What Costs $16.5 Million, But Is Uninhabitable?

What Costs $16.5 Million, But Is Uninhabitable?

There are 1900 names on the waiting list for affordable housing in Saint John. 1900 out of a population of 70,000. 1900 individuals and families who once rent is paid, have very little to live on. Some are on assistance, some are working full time, some are in decent apartments, some in rooming housing with a shared bathroom down the hall. All are struggling.

Those who make it into subsidized housing are often considered to be the “lucky” ones. For one of my friends, being one of the “lucky” ones means living in a cramped space with cold linoleum floors in one of the least desirable streets in the city. They have been waiting for 9 months to get their closet doors hung on and for the half-finished bathroom to be completed. When friends gave them a washer and dryer they were told that they had the proper hookups, but they didn’t. They have to push the oven out of the way and move the washer or dryer into its spot whenever they need to do laundry. As the black mould from leaky pipes grows under their sink, they dream of getting out.


It often strikes me as I look around our city at the new police department and court house (costing $42 million), and parking lot (costing $16.5 million), how much more effort and money has gone into building and sustaining the places where we work and park our cars. As if properly housing people was not a public issue. Our response the the housing issue is to just keep adding people to a list where the “lucky” ones will have the privilege of being clumped together into neighbourhoods where no one wants to live anyway. Thereby amplifying the need in one area while diminishing the chances that the financially strained will come into meaningful contact with those in the upper echelons of society.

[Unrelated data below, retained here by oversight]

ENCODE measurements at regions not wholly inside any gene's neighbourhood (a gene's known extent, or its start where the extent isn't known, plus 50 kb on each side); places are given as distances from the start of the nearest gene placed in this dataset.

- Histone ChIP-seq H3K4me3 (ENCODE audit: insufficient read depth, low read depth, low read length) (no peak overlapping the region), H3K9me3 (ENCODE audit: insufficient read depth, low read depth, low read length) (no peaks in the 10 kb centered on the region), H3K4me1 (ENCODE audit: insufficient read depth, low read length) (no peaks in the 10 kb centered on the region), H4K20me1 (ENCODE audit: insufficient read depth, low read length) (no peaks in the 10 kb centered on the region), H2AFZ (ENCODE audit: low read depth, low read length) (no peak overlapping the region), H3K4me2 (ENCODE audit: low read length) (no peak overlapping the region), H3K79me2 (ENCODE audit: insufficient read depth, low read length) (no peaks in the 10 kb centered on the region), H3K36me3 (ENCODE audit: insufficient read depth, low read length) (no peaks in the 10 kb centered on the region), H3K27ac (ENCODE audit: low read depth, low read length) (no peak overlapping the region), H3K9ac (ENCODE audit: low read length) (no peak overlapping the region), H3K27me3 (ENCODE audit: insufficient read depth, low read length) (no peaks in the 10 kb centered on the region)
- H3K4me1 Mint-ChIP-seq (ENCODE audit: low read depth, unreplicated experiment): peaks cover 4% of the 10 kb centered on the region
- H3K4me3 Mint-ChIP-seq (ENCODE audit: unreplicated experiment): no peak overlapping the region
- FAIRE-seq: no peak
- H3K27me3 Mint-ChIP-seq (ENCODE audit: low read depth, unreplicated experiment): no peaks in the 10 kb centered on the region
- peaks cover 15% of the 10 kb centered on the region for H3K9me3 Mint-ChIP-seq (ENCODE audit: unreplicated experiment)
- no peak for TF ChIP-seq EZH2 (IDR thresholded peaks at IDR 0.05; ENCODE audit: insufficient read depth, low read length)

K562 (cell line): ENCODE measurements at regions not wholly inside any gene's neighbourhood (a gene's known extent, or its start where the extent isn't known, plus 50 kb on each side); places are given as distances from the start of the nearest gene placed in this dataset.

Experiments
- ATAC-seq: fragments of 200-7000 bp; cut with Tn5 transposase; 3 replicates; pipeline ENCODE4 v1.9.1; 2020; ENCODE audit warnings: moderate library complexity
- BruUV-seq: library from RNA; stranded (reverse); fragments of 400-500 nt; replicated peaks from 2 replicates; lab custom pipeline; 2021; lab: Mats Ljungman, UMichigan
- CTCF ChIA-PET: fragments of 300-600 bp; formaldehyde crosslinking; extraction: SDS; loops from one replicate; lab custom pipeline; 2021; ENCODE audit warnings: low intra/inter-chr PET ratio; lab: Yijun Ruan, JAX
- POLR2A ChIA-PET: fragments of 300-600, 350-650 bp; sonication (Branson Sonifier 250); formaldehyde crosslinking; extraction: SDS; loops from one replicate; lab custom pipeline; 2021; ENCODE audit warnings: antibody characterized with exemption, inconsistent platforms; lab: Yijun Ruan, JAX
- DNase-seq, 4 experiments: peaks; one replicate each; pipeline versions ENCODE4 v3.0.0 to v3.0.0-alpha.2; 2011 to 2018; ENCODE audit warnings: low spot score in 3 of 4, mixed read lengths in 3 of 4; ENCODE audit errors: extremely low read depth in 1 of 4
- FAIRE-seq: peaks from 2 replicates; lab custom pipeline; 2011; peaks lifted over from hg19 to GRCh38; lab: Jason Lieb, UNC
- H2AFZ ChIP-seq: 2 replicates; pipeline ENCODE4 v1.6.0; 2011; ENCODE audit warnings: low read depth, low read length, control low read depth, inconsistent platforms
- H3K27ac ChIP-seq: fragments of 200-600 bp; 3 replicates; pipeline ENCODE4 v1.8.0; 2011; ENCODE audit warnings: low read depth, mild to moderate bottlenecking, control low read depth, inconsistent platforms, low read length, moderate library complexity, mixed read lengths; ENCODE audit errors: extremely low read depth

There are of course some exceptions to this bleak picture. The apartment building where we live has done well at merging subsidized units with those who are paying full rent. It has a sense of community and for the most part seems to eliminate divisions between those who are subsidized and those who are not. But even here, not all is perfect. All the ground floor apartments are subsidized so that once again it’s the less desirable spots that go to those who are financially strained.

And what happens to those 1900 when they run out of options? What happens to them as they wait? What happens when they can no longer pay the rent they can’t afford? What happens to their children and dependents? As the federal election looms will their voices be heard or will casting their ballot be just one more struggle among too many?

Adequate housing is an issue for more than those represented by the 1900 names on the waiting list. Let’s make it an issue that is talked about, an issue that matters, so that it can become an issue that is being addressed.

By Jasmine Chandra